CARBONDALE, IL (KFVS) - [if gte mso 9]>
You could have to wait longer to see a doctor in the coming years due to a predicted shortage of physicians.
The Association of American Medical Colleges (AAMC) estimates that by 2020 there will be a shortage of more than 91,000 physicians nationwide. That number is expected to soar to 125,000 by 2025.
Experts say the cause is partially due to an aging population, but also because soon-to-be fully implemented changes in the nation's healthcare laws means millions more people will soon rely on family physicians for primary care.
"Family practice is going to be the cornerstone of caring for patients under the Accountable Care Act," said SIH Vice President of Physicians Services Philip Schaefer. "They're going to be the intake and they're going to coordinate the care for a broad variety of patients. So having enough family physicians is important.
But the supply of doctors coming out of medical school isn't keeping up with the drastically increasing demand in doctors' offices.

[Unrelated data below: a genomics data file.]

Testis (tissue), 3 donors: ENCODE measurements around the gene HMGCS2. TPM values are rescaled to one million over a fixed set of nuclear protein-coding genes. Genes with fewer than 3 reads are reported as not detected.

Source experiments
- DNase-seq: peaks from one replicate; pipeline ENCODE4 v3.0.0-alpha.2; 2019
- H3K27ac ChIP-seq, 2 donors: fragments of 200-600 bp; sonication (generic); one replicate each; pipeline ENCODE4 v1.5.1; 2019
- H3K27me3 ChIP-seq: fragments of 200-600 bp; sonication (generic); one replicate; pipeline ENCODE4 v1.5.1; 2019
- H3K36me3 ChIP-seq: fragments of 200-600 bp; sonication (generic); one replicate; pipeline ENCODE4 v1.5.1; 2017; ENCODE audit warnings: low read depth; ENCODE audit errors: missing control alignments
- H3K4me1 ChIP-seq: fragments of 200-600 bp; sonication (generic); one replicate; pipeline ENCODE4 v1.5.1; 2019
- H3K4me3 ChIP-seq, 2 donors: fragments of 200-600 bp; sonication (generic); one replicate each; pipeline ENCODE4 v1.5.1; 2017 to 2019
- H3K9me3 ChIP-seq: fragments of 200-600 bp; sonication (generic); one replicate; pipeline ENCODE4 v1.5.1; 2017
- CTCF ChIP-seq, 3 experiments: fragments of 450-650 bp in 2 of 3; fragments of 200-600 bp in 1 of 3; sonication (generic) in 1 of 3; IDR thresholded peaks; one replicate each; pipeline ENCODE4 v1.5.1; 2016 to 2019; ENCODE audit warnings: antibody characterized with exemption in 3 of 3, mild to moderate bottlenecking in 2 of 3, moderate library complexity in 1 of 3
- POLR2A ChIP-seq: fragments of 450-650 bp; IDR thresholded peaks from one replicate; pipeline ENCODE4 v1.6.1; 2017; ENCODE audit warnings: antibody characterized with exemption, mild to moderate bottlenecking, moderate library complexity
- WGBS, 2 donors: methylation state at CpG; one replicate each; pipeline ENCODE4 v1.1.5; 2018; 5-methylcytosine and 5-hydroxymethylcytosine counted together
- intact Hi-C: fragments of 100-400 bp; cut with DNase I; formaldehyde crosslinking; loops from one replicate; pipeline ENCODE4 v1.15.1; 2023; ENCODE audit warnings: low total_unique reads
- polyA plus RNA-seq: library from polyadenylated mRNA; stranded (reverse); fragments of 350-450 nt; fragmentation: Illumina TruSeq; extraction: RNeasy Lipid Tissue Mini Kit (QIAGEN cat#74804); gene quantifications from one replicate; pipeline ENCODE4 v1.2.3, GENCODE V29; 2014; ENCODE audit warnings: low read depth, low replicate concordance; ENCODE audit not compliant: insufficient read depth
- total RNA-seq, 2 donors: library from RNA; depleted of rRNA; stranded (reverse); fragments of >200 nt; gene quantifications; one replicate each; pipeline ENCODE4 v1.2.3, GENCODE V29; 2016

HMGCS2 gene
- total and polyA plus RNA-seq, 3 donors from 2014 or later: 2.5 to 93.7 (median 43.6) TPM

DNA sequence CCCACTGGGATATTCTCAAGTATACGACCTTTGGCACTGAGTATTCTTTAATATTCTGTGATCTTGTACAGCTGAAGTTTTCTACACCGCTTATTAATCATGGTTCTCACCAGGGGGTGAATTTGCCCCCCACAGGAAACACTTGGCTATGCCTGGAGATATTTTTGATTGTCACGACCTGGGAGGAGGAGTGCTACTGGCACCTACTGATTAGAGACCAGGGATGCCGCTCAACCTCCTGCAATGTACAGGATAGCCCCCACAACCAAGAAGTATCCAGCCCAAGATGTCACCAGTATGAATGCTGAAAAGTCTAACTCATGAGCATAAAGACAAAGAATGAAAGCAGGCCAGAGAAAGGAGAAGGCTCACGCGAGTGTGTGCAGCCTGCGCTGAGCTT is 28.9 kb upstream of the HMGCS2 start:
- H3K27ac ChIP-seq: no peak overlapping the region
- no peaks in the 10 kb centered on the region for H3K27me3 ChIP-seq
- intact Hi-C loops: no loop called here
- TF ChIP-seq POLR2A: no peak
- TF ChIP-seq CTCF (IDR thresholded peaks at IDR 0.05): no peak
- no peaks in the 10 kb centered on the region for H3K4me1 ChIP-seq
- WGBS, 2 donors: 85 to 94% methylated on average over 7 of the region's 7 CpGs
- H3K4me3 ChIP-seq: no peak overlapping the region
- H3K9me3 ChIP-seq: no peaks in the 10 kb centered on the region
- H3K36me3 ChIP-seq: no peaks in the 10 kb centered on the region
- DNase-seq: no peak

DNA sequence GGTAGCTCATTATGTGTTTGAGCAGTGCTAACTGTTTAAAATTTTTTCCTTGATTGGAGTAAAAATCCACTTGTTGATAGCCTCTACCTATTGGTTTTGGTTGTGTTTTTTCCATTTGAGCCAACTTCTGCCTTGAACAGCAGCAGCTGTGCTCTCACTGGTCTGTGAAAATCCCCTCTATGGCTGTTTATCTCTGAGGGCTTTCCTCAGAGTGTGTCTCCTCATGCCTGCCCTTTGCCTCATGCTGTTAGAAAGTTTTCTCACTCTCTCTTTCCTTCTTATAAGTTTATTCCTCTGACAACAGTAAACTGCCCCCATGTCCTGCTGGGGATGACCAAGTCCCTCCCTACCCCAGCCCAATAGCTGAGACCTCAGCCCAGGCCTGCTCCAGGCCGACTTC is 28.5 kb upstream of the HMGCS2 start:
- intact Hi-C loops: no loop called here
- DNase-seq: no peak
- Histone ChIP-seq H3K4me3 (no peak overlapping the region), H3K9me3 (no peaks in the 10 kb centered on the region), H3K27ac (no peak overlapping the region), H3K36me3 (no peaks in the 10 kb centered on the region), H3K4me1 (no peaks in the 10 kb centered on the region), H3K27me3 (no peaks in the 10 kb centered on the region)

Schaefer says what's worse, doctors are aging too and getting out of medicine earlier than ever before.
"Physicians in this country by and large are not working as late in their careers as they used to because it's less pleasant," said Schaefer. "If they're prepared for retirement financially, the hassle factor has encouraged some physicians to look to do other things with their latter years."
Schaefer says that hurts the medical field in more than one way; not only in terms of there being fewer doctors, but less know-how in the field. When doctors retire they take with them decades of practical experience and knowledge that's irreplaceable.
"We're going to need more," said Schaefer. "We are hopeful the residency programs will produce enough graduates. Especially to come to rural America which is a bit more of a recruiting challenge. Secondly we need to be able to recruit effectively and retain good doctors so we have enough physicians for the patients we care for."
That's why Schaefer says his organization is focusing heavily on recruiting and building up staffing levels now.
"We recruited about 28 physicians to come to southern Illinois year before last," said Schaefer. "We're on track to bring in 20 new physicians to southern Illinois this year and we don't see that really abating."
As the nation grapples with a physician shortage, Schaefer says patients with minor health concerns may have more appointments with physician's assistants and nurse practitioners, rather than a doctor.